New Competition Components. The 2014 AUVSI SUAS Competition have a few new components than previous years. The two major components are infrared imaging and egg drop. The infrared imaging task is to identify a target of interest that requires an infrared camera to be seen. Infrared cameras are signiﬁcantly more expensive at higher resolutions, which will require teams to purchase lower cost cameras that have the ability to zoom. Cameras that zoom require a gimbal system to be eﬀective as the probability of a target appearing perfectly below the ﬂight path is very small. The egg drop task is to drop a plastic egg with ﬂour inside to hit a known target. There are many ways to accomplish this task, but most require the actuation and positioning components that are inherent to a stabilized gimbal system.
1.2 CUAir: Cornell University Unmanned Air Systems Team CUAir is Cornell University’s Unmanned Air Systems Engineering Project Team. The team consists of about 40 undergraduate students, up to 1 graduate student, and a faculty advisor. The faculty advisor for the team is Professor Thomas Avedisian of Cornell University’s MAE School. The team is structured into ﬁve subteams: airframe, autopilot, software, electrical, and business. There is a team lead that manages the entire team, and ﬁve subteam leads that manage their respective subteam. Phillip Tischler is a member of the CUAir team. From 2012-2013 he was the full team lead, from 2011-2012 he was the software subteam lead, and 2010-2011 was his ﬁrst year on the team. Phillip Tischler is the single graduate student for the 2013-2014 year.
Team History and Goals. CUAir, Cornell University Unmanned Air Systems, is an interdisciplinary project team working to design, build, and test an autonomous unmanned aircraft system capable of autonomous takeoﬀ and landing, waypoint navigation, and reconnaissance. Some of the team’s research topics include airframe design and manufacture, propulsion systems, wireless communication, image processing, target recognition, and autopilot control systems. The team aims to provide students from all majors at Cornell with an opportunity to learn about unmanned air systems in a handsPage 7 of 58 CUAir: Gimbal Project Phillip Tischler Fall 2013 on setting. The team was founded in 2002. In 2012 the team placed 2nd Overall, and 1st in Mission Performance. In 2013 the team placed 1st Overall, 1st in Mission Performance, and 1st in Technical Journal Paper. The team hopes to continue this success in the 2014 competition.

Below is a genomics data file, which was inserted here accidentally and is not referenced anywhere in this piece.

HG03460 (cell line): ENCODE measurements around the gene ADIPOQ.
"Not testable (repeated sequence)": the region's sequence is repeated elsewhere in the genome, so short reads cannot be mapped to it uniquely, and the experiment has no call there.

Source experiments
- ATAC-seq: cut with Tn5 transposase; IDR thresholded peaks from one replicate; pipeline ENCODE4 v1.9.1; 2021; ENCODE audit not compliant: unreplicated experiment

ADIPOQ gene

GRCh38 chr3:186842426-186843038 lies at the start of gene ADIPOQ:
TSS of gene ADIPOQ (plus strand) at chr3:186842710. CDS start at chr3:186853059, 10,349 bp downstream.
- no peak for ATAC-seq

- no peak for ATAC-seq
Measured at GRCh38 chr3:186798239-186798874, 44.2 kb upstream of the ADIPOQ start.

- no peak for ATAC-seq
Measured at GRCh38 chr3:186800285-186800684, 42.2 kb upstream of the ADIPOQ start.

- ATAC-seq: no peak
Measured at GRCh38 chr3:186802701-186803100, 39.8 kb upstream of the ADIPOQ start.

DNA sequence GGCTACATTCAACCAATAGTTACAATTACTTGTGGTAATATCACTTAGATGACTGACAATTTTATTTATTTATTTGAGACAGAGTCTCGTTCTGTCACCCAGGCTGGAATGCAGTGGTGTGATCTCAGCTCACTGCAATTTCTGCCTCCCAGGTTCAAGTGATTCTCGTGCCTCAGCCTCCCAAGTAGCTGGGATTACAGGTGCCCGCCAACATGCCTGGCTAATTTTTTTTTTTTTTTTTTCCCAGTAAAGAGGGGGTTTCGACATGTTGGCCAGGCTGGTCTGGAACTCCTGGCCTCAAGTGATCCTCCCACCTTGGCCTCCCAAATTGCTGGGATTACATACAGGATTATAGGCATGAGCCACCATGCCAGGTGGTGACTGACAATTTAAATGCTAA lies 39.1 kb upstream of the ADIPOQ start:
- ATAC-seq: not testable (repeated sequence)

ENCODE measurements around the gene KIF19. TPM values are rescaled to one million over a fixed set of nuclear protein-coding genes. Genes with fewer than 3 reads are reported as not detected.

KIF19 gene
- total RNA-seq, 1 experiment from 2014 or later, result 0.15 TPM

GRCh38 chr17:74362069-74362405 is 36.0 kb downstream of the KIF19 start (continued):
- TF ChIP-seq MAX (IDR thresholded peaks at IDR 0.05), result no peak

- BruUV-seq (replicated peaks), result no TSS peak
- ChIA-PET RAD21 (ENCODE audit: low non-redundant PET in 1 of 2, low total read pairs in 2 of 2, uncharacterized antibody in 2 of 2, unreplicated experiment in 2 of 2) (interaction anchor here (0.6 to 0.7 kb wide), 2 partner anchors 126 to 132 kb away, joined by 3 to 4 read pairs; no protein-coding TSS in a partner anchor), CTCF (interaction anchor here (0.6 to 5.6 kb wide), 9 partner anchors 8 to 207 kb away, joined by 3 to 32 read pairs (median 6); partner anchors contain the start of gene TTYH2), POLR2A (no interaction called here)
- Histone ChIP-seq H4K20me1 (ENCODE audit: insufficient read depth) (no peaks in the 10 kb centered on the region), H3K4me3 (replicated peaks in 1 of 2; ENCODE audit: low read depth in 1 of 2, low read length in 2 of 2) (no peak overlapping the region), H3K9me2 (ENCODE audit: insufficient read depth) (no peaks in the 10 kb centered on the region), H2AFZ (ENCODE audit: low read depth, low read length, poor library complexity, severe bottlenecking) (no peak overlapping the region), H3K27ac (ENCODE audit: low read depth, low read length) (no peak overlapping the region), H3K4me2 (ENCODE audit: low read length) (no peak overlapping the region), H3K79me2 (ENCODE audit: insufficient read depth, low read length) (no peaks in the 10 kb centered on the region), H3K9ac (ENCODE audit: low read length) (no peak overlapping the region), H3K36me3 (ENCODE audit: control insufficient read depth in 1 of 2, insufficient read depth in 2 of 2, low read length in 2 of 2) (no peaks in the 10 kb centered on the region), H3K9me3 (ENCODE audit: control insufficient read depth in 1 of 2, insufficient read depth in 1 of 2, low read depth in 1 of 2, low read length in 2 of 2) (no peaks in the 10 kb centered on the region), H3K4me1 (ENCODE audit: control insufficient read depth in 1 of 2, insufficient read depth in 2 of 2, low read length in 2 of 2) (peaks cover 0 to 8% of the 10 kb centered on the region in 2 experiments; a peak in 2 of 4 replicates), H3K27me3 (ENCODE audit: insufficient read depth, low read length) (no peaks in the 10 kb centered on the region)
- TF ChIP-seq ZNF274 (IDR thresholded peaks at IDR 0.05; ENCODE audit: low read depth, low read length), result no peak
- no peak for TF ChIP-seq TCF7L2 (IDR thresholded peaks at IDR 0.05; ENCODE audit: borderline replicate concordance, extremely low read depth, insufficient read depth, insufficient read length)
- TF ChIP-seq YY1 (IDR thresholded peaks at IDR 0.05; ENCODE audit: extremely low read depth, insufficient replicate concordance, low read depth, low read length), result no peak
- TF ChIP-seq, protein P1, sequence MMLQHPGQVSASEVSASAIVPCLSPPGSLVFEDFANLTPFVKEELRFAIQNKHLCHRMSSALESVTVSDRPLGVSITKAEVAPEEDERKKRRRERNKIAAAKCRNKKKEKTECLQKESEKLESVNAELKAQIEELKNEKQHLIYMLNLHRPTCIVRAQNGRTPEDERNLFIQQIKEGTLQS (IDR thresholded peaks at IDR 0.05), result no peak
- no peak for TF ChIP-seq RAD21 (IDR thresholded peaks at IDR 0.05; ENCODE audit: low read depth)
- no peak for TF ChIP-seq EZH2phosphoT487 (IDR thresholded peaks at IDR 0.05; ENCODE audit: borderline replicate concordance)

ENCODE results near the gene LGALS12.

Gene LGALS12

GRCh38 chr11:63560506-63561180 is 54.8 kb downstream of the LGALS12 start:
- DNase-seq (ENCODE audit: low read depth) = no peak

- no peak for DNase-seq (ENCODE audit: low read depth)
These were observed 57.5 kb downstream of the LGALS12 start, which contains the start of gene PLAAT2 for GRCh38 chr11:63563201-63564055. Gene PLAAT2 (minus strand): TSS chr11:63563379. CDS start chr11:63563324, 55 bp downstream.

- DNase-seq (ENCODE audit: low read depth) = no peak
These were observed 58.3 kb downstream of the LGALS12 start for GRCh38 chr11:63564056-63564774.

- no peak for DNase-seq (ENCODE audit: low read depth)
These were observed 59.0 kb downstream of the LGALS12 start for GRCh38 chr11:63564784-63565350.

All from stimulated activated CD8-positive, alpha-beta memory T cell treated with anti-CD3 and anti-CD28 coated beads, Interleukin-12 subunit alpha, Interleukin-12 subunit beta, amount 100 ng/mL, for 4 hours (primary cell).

Overall System Design. Figure 10 shows the design of CUAir’s full system. It is quite complicated and out of scope for this document. From this ﬁgure you can see that there is a message passing layer that can carry data and command messages from various nodes in the system. The aircraft node is the software process located on the aircraft’s payload computer that controls all payload components. This software node can communicate with any onboard gimbal control systems and be a middle-man for any data or command messages that come from the ground system. Any gimbal control system simply needs to be integrated into the aircraft node, and then the gimbal is fully integrated into the rest of the system.